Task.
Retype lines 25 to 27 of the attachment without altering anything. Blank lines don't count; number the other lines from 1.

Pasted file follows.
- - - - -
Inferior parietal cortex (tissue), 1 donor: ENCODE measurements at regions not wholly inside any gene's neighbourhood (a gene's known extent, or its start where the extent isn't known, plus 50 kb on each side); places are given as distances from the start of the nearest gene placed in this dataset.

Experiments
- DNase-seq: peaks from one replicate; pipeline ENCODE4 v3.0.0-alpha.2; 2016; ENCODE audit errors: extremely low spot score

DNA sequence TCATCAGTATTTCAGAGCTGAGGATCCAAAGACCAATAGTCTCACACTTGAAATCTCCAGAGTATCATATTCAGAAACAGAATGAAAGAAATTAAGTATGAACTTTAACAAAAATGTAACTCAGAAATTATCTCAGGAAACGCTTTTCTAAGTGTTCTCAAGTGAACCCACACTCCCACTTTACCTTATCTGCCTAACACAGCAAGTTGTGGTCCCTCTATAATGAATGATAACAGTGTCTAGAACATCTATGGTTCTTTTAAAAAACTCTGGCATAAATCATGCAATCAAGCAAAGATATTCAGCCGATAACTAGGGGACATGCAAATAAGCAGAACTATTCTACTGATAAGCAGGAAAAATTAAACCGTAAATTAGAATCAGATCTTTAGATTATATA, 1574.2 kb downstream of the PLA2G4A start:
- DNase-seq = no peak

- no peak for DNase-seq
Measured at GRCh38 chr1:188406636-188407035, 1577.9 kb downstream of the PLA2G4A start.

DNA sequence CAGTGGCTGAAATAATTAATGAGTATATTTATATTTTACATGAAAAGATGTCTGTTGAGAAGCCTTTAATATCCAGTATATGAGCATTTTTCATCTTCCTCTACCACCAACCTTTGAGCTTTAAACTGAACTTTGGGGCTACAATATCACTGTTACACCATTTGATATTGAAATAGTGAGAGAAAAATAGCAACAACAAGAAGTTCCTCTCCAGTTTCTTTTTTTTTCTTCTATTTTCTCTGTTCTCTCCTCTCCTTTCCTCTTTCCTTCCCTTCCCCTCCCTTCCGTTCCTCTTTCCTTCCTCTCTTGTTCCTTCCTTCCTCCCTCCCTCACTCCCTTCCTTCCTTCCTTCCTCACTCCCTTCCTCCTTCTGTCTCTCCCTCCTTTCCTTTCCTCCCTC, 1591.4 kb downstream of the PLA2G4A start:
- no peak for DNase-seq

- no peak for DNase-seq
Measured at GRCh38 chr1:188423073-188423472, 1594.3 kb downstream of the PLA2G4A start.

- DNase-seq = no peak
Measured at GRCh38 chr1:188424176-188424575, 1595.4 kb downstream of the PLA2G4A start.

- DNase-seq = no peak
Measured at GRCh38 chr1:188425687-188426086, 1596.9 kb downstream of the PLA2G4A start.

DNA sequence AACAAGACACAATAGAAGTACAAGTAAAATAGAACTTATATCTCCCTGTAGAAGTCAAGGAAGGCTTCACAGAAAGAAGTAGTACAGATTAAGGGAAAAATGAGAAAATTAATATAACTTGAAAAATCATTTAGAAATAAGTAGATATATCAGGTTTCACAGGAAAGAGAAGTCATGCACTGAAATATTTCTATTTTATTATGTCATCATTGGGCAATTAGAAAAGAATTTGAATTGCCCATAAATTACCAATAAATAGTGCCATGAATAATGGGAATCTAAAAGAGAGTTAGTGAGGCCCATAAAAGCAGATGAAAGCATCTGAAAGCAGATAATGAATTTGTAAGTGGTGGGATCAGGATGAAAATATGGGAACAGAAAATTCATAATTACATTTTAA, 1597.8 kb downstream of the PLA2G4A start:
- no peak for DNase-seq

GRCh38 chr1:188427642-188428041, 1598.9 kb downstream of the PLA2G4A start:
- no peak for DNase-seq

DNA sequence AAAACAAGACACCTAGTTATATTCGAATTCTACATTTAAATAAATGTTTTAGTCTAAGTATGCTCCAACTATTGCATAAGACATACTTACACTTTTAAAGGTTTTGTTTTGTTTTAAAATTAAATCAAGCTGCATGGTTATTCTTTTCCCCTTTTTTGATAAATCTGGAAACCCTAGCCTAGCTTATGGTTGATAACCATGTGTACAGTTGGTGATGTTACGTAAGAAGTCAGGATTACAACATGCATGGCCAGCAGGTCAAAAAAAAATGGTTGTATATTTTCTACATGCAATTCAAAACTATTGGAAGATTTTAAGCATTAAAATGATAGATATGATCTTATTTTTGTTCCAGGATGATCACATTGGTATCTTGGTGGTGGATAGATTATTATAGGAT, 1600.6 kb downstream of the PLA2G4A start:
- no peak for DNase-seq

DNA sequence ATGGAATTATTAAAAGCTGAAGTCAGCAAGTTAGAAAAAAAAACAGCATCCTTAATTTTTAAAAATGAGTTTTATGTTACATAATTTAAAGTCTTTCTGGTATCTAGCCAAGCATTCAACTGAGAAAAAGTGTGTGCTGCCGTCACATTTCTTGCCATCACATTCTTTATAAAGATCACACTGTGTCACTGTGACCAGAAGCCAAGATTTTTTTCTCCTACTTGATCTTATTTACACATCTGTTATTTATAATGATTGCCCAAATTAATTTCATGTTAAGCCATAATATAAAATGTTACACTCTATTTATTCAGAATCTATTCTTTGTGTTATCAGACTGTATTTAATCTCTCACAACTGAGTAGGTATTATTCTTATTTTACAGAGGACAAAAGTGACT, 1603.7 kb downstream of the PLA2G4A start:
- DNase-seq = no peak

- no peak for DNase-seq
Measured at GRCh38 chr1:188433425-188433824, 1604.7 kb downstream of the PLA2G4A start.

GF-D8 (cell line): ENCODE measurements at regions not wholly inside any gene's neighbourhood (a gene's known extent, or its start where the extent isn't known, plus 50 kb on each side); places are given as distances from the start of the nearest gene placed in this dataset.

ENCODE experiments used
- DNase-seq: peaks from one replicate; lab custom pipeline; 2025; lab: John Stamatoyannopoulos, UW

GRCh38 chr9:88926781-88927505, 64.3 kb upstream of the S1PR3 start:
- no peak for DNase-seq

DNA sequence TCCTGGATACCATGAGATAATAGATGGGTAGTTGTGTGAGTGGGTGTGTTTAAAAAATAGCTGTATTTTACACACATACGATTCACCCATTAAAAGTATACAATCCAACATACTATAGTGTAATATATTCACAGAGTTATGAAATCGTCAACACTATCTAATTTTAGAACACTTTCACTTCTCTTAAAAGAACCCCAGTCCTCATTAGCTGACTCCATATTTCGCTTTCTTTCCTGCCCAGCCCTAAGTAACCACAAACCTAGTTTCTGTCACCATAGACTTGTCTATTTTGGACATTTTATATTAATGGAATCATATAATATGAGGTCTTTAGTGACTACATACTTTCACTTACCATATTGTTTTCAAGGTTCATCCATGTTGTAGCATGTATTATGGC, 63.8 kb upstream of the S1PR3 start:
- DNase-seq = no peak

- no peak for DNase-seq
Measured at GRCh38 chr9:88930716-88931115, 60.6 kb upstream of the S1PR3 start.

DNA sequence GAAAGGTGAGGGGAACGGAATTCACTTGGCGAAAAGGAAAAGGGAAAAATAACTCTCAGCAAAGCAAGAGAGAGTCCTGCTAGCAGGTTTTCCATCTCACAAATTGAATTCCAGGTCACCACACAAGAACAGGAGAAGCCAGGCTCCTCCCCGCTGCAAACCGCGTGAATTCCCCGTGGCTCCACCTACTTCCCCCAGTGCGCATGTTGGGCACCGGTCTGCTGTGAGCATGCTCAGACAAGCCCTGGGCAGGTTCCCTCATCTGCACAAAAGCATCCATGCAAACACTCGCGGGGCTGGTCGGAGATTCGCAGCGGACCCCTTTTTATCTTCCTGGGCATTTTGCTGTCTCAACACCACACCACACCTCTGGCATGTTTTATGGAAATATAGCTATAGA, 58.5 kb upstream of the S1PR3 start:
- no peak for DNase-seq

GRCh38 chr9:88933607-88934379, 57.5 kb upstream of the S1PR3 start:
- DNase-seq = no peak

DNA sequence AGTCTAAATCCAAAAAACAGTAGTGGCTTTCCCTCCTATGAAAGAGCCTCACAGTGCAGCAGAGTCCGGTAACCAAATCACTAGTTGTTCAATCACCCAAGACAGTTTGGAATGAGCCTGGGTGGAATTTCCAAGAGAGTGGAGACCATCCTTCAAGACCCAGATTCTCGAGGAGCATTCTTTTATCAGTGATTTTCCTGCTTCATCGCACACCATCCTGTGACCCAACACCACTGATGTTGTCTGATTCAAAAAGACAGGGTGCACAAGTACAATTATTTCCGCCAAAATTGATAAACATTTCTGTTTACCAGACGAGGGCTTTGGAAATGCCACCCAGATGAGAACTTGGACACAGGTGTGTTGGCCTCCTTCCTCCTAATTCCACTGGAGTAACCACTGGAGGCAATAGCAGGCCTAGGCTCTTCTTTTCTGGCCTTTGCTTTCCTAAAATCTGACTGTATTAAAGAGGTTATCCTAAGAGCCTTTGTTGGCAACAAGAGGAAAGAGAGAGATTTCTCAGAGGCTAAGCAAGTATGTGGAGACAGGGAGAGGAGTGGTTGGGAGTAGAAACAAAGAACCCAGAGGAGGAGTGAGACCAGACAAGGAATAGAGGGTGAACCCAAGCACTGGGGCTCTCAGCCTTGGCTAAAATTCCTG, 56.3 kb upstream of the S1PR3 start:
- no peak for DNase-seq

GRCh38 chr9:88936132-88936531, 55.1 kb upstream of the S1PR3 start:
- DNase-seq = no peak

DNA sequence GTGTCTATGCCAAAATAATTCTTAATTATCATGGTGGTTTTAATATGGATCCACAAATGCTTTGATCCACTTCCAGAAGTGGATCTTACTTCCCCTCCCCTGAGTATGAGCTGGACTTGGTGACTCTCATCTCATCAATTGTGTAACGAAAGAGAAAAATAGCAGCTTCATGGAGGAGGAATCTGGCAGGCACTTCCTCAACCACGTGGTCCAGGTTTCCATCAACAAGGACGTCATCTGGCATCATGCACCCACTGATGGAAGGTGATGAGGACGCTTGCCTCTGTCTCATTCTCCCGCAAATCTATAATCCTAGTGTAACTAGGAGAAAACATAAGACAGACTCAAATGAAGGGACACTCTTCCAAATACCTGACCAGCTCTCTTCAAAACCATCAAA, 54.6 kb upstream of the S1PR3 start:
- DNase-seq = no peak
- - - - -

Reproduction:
Measured at GRCh38 chr1:188433425-188433824, 1604.7 kb downstream of the PLA2G4A start.

GF-D8 (cell line): ENCODE measurements at regions not wholly inside any gene's neighbourhood (a gene's known extent, or its start where the extent isn't known, plus 50 kb on each side); places are given as distances from the start of the nearest gene placed in this dataset.

ENCODE experiments used